Why do we drink bottled water? Perhaps that’s the wrong question, let’s rephrase. Why don’t we drink from public water fountains? Some people are concerned about hygiene. Others might not like the taste. Others again might not be averse to public fountains per se but rather are drawn in by the intoxicating campaigns pushing bottled water as a luxury. Five years ago Melbourne Zoo celebrated their 150th birthday with fifty fiberglass models of the famous elephant calf, Mali, painted by various artists and put on display throughout the city. It was called Mali in the City. Of the thousands of residents, tourists and professionals alike who saw and were inspired by this art installation, Gretha Oost got something that maybe no one else did. The O Initiative, founded by Gretha, aims to reduce the plastic pollution associated with drinking bottled water and is using art and design to instigate social and behavioural change. Their inaugural installation can be found at Alma Park in St Kilda, Melbourne. For whatever reasons people may have avoided public water fountains in the past, Gretha has sought to counteract them in her own. The sculptural aesthetic of the water fountain was the first step in creating visual appeal. Then was the question of how to dress it. “We put out an official call for artists [and] we had six artists apply, then we shortlisted the six to three,” says Gretha. The artist’s fee was crowd funded which not only aided Gretha financially but also gave the community a sense of inclusion and control. To thank them for their support, Gretha gave them a voice: “all the people that pitched in for the crowd funded campaign were all given a vote. We had the three artists and then people could vote for which one they preferred to do the fountain, and that’s how Georgie [Faircloth] was selected”. The end result is a hand-painted scene that depicts the wider Almaville/St Kilda East community including the Hank Marvin Markets, family picnics with children playing and dogs running as well as often marginalized transgender and multicultural minorities. “I had to create [the artwork] on site and interact with people as I painted, so I took a number of personal requests and added them to the work. It was a new way to paint and very rewarding. I hope the final work was inclusive and that the community has a sense of ownership around it,” says Georgie. In terms of hygiene, health and taste, Gretha approached Zip Water “and they literally jumped on board immediately,” she remembers. Each Art Fountain is the sum of three parts and any additional fountains will require a company to fund the fountain, a community to vote on the artwork and the local counsel to install and maintain it. World domination is firmly in Gretha’s sights – yet she is practical in her approach. “I want to roll it out worldwide [but] I see it as a kind of cluster first,” she says. “And then we can spread it out. We’re just taking it step by step.” Words by Holly Cunneen The O Initiative Habitus | Living The O Initiative Habitus | Living The O Initiative Habitus | Livingabc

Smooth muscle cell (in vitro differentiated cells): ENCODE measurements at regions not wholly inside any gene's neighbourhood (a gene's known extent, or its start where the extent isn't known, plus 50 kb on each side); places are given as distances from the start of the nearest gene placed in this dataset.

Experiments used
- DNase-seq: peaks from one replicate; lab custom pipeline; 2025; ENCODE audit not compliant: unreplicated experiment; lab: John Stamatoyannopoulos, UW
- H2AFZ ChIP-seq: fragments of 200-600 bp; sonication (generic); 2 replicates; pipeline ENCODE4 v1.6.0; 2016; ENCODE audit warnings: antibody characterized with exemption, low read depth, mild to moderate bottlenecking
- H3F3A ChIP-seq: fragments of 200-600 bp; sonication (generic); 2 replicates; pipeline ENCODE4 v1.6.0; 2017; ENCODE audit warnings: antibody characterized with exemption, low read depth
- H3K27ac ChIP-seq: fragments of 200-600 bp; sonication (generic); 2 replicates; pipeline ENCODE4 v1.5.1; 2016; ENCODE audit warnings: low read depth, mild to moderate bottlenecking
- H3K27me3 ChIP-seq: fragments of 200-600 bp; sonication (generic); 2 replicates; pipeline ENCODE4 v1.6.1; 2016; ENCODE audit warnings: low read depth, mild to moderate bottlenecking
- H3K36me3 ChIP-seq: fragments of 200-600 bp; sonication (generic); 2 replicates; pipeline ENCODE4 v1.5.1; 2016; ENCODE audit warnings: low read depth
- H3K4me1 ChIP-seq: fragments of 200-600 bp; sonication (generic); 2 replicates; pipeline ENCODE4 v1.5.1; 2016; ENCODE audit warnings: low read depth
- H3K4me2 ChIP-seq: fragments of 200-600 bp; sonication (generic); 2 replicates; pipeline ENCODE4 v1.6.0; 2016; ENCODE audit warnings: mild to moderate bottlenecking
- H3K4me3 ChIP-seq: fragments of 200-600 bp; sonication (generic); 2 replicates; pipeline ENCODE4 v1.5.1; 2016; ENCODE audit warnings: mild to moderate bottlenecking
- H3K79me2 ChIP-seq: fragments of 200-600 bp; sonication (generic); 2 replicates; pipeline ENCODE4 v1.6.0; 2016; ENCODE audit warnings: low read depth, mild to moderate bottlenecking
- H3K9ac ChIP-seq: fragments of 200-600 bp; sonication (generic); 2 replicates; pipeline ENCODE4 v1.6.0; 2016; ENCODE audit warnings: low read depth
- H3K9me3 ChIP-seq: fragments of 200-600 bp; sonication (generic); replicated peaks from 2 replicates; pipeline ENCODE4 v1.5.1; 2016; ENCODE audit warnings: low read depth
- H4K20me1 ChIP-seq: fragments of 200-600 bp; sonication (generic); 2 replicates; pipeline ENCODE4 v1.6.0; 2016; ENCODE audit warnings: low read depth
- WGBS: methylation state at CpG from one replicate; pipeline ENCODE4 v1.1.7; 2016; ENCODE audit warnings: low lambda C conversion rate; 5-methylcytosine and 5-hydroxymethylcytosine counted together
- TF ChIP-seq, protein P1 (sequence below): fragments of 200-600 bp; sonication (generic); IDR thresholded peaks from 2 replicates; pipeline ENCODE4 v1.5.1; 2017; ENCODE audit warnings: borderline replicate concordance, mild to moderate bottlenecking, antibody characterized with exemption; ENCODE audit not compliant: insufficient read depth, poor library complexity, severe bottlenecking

Design Hunters
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In Conversation With… Michele Chow